Today, December 1, 2011 is World AIDS Day. In this day and age, I would guess that every person reading this blog entry knows someone who has been affected by or infected with HIV/AIDS. Therefore, I want to urge us all to take a moment today to explore what we can do to reach out to those in our circle of friends, our families, our community, and our world who are battling HIV/AIDS.
This morning, as I reflect on my awareness of HIV/AIDS in the world, I am reminded of how far we have come…and how far we still have to go in our understanding and treatment of HIV/AIDS.
Do you remember when AIDS was only something that impacted “those people”? And, who were “those people”? At first, it was only “those people” in Africa. Then, as time passed and HIV/AIDS became more widespread, “those people” grew to include homosexuals. Over time, “those people” began to include drug users as well. And, do you remember how fearful we were made in regards to AIDS…and how it might be spread. Oh, how ignorant we were (and sometimes still are).
As our awareness of HIV/AIDS grew, we began to see that HIV/AIDS does not discriminate as we do. HIV/AIDS did not limit itself to “those people” in Africa, to “those homosexual people”, or to “those drug-using people”. I can recall how Ryan White changed the face of who can become a casualty of HIV/AIDS.
This morning, I found myself recalling the memory of an ignorant conversation I had with friends in a public place on the topic of HIV/AIDS. We were all fairly conservative in our “Christian” faith. And, I guess we took that as a license to be ignorant and hateful in our language and attitude towards those with HIV/AIDS. We basically came to the conclusion that HIV/AIDS was really something that only affected “those people” and that we were extra-blessed because we were not “those people”.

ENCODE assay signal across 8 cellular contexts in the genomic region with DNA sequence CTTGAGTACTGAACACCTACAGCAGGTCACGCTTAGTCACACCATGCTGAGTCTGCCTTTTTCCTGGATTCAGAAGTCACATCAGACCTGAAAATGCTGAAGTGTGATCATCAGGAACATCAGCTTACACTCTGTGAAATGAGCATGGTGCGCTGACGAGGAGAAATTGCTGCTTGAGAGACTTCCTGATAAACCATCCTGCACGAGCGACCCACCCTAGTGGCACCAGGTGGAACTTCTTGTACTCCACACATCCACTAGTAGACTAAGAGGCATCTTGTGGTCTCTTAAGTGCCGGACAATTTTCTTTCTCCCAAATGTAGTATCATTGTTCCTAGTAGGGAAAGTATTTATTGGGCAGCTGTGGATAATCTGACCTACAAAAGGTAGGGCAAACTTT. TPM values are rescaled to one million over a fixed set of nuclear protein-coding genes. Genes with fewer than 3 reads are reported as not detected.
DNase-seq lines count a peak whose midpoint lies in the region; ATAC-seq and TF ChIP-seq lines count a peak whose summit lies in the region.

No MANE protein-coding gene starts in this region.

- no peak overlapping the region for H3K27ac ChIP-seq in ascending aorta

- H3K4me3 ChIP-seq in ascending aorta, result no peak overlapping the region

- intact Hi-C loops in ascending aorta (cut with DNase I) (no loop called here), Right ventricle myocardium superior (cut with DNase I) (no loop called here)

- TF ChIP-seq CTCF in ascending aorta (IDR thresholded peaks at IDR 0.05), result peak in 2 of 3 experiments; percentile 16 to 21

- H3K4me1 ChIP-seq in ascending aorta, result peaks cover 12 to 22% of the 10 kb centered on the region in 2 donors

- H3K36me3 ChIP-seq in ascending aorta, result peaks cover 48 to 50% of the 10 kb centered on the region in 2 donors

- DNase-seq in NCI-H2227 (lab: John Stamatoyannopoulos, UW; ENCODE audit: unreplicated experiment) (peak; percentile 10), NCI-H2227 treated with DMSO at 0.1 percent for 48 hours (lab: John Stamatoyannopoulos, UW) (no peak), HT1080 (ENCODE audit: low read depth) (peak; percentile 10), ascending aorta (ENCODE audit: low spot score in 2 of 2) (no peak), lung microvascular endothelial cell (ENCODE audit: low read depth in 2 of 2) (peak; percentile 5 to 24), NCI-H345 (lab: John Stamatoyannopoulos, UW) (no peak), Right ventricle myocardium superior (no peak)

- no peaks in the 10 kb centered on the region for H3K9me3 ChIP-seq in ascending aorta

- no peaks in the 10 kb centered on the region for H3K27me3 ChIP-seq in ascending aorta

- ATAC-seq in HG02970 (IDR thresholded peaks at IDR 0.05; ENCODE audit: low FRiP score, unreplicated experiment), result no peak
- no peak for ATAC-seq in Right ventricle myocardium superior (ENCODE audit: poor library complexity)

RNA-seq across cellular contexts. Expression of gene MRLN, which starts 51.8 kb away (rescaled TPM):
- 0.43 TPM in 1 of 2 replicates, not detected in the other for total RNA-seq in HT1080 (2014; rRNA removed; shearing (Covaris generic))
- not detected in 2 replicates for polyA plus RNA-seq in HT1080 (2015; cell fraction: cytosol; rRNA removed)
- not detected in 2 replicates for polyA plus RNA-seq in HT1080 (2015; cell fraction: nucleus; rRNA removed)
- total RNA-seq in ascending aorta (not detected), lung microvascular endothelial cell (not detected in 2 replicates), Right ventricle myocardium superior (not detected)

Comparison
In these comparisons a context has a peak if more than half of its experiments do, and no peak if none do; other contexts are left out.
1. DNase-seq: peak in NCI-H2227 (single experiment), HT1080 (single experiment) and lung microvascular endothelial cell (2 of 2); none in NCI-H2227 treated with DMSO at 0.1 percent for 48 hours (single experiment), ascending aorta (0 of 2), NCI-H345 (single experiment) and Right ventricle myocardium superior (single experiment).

Then, something happened that began to change my entire theological perspective on life. An older gentleman happened to hear our conversation and decided that he needed to drop some knowledge on us. He was quiet, gentle, and patient as he began to explain that HIV/AIDS was not limited to those people…that anyone…even conservative Christians could be infected. He was extremely knowledgeable on how HIV/AIDS could be contracted and spread. And, then, he shared these words, “I know this because I have AIDS.” He was not from Africa. He was not gay. He was not a drug user. He would not have been labeled as one of “those people”. Nope, he was just a “normal” guy…who happened to have AIDS. And, he shattered my entire understanding of HIV/AIDS…and really, life in general.
At that moment, I made a conscious decision to do all that I could to stop being an insensitive, judgmental, arrogant jerk. Yes, I can still be an insensitive, judgmental, and arrogant jerk. However, I no longer use my Christian faith as a license to cast out hatred and ignorance on anyone who is not like me. Instead, I’m making an effort to let love be the rule of my life.
Since that interaction, I have encountered numerous people who have HIV/AIDS…some friends…some acquiantensces…some just folks with whom I happened to cross paths with. But, all have had a major impact on helping me overcome my ignorance and my fear when it comes to HIV/AIDS…and how I treat others in general.
I believe that Jesus was pretty clear on how he desires his followers to respond to all people…healthy or sick; gay or straight; drug-user or straight-edge; black or white. He calls us to lead lives of love and humble service.